The plural of anecdote is not data.
This is an insight apparently lost on Chicago Tribune columnist Heidi Stevens. The last time she wrote about the Chicago Public Schools system, her column was chocked full of anecdotes pretending to be representative of a larger truth. Spoiler alert: they weren’t.
Now, in the wake of the revelation of Governor Bruce Rauner’s boneheaded 5-year old remarks about CPS teachers and principles, Stevens is back, back again, to regale us with more non-representative stories about the supposed glory of the Chicago Public Schools system:
In second grade, my daughter had her heart set on attending UCLA.
It was her teacher’s alma mater, and she loved the idea of growing up to be just like the woman who nourished her love for math and introduced her to “The Hundred Dresses,” a book we both still adore. That teacher took the time to send a postcard to my daughter from UCLA during a family visit, which I saved. (Obviously.)
The year before, my daughter had her heart set on the University of Michigan, where her first grade teacher earned her bachelor’s degree. She’s the teacher who met my daughter at Millennium Park for a summer picnic — my daughter’s favorite outing of that entire year. Blue and gold, my daughter decided, were definitely for her.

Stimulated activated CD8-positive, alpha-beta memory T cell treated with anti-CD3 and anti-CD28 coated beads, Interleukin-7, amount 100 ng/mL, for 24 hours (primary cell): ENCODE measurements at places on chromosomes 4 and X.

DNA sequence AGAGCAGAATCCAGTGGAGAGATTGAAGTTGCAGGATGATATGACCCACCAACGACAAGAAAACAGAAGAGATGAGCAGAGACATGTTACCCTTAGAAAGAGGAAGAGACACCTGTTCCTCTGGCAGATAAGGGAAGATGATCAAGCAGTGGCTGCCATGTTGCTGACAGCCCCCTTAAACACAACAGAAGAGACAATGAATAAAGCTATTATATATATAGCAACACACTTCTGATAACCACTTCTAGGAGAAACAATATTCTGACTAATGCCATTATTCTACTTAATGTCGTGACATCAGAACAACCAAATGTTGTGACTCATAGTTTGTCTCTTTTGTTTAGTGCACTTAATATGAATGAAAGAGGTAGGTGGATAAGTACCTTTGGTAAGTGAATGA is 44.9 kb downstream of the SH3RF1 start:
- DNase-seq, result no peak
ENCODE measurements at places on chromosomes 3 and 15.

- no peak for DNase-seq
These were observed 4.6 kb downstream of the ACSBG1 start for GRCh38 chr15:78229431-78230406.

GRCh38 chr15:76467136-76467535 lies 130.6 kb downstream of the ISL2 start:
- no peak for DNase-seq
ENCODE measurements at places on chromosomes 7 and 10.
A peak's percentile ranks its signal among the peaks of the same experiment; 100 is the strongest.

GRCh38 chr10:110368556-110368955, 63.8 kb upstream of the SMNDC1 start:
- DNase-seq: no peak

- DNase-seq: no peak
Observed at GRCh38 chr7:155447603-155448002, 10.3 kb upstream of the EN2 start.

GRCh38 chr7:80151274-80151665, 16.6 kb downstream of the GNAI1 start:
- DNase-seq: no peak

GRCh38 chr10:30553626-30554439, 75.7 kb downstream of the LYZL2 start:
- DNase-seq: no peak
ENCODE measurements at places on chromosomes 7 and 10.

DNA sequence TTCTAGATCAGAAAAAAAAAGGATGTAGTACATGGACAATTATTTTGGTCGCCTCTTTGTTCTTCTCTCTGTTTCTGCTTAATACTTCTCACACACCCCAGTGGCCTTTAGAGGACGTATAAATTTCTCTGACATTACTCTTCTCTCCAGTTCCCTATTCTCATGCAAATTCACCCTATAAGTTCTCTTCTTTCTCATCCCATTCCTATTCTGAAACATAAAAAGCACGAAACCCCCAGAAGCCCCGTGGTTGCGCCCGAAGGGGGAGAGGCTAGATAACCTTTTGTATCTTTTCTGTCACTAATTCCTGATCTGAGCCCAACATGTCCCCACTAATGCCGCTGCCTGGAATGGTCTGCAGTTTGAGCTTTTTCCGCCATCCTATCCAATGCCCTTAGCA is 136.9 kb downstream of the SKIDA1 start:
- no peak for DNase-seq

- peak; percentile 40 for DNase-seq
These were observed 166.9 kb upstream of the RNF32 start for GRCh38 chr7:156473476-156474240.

My children’s school does “college day” each year; teachers and staff sport apparel from their alma maters, and kids are encouraged to wear gear from their parents’ schools. This gets the students talking about college — in an age-appropriate way — by kindergarten. My daughter will change her dream college seven or eight more times before graduation (she’s 10), based in large part, I’m guessing, on the counsel of her beloved teachers.
My kids go to a Chicago public school.
Talking about college as soon as kindergarten. My goodness. Does anyone else think this is a bit much? I understand the statistical correlation between increased earning power and a college degree, but I also think we’ve been heading down a problematic road for a while now in constantly pushing this “all kids must go to college” goal on each and every student.
College probably is the right place for a lot of students. There are certainly many benefits of a college degree, even if I think the premium of importance we place on it is a tad overstated. But there are also plenty of reasons to believe a college degree is overrated or, at least, overpriced.